Sue Quinn breaks down the making of this ancient grain-based dish
There are as many variations of pilaf as there are grains of rice or wheat in a bowl of this gloriously aromatic dish, or so it seems. Riffs on it are also numerous, including (but by no means confined to) pilau, pilav, palov, plov—and even paella if you’re happy to stretch the definition just a little.
In essence, pilaf is a dish of rice or wheat, prepared in a manner that ensures the grains stay separate—not wet and clingy, risotto style—when cooked in a rich stock. This makes a starchy vehicle for other flavours to hitch a ride on, and these vary according to the departure point.
In India, for example, pilaf woos the hungry with fragrant spices, while a plateful found elsewhere might entice with meat, chickpeas or raisins. In rice versions, meat and vegetables are sometimes buried in grains that have been partially cooked in stock, effectively steaming them, with caramelised onions. Sometimes, the most relished element is the intensely delicious golden crust at the bottom of the pan.
Nadia Stokes, the co-founder of Elpiniki (previously known as Gourmet Goat), conjures her magical version with bulgur wheat, which is typical of the pilafs of Cyprus, where she was born and raised. According to Nadia, a Cypriot pilaf is often served as the centrepiece at a wedding or celebratory feast. “It symbolises life and abundance and the generosity of nature,” she says.
Her pilaf requires time to tease out and layer the flavours. Strands of vermicelli are fried in plenty of good Greek olive oil until lightly golden and toasty smelling. Onions are added and gently cooked for two hours until very soft and sweet, then tomatoes go in. “It’s a lengthy process but these are core flavours: the toastiness of the vermicelli and the sweetness of the onions can’t be replicated any other way.”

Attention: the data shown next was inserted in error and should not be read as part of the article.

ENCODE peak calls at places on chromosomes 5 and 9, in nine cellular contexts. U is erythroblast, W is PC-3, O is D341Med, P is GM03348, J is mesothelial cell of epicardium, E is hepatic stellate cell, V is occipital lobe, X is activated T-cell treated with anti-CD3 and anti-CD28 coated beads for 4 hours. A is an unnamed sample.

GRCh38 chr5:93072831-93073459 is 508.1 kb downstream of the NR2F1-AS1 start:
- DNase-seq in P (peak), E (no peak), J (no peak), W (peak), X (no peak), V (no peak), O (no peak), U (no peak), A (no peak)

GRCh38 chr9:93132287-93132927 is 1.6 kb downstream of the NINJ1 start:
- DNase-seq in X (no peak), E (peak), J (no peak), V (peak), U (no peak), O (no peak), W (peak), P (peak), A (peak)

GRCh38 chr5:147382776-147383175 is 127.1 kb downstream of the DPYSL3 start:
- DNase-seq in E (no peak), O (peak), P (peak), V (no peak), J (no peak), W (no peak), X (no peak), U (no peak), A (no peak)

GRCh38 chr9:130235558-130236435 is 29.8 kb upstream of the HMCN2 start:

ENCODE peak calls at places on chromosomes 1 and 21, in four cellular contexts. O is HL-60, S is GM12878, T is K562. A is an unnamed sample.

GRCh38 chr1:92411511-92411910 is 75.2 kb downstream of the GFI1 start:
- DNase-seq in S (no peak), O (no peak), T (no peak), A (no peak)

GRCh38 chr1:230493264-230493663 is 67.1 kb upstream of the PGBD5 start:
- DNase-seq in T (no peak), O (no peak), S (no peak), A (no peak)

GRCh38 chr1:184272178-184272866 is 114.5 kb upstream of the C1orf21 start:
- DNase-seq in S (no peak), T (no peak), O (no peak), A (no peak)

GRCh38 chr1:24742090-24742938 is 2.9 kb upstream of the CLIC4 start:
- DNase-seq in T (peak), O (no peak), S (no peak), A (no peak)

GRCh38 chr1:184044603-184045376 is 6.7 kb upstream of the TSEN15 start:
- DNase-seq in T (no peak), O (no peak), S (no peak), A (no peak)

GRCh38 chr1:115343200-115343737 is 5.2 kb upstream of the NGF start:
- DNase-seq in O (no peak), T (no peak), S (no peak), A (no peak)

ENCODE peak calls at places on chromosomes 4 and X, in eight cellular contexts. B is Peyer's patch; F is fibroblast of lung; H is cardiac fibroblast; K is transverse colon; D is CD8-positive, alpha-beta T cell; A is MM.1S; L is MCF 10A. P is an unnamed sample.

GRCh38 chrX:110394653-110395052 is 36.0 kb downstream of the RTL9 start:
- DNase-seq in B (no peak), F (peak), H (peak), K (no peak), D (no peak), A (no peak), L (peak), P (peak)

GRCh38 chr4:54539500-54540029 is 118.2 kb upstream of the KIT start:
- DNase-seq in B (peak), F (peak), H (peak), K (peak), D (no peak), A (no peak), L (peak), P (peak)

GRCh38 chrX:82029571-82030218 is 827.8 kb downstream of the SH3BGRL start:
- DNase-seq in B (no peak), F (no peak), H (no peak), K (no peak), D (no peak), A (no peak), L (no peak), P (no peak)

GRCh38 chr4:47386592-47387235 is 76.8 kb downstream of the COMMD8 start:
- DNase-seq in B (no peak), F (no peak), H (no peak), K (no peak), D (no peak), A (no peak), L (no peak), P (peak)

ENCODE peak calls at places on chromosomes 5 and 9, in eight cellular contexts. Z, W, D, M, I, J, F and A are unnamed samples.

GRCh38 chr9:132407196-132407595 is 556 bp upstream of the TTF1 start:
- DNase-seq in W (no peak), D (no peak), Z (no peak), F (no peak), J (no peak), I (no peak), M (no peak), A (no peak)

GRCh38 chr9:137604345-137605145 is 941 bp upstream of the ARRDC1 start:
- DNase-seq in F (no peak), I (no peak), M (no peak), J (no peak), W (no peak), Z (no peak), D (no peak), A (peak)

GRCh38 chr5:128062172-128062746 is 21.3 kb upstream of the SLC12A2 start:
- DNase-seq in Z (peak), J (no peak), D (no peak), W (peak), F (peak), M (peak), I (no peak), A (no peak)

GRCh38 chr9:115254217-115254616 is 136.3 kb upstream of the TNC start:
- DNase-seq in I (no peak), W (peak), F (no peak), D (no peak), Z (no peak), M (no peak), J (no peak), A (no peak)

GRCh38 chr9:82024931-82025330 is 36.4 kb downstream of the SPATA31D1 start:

Coarse bulgur wheat is added to this oniony base, along with some water, and simmered until tender. To add crunch, toasted fava beans (from the British brand Hodmedod’s) are folded through at the end. The pilaf is served with a punchy slaw made from cabbage, dates, sumac, parsley, lemon juice and olive oil, and topped with a choice of kid goat kofta, slow roast rose veal or grilled halloumi. But in Cyprus, a mound of pilaf crowned with natural yoghurt is considered a splendid meal in itself. Little wonder.
Onions are cooked low and slow in butter, oil or ghee until translucent, soft and sticky. This makes a tasty buttress for other flavours to build upon.
Rice or wheat
Rice or wheat forms the bulk of the dish. Rice is often soaked and rinsed before cooking to wash away the starch, which would otherwise make the grains clump together. Toasting before adding the stock ramps up the flavour volume.
Stock plumps the grains during cooking and delivers flavour: rich meaty broths or fragrant vegetable ones are both used.
Variations are endless: meat (often lamb), chicken, vegetables, dried fruit, nuts and/or pulses are sometimes cooked (effectively steamed) in layers with the rice, like culinary strata.
Extras can be flamboyant or modest: from pomegranate seeds and peas, through to barberries and mulberries. In Cyprus, yoghurt is all but mandatory.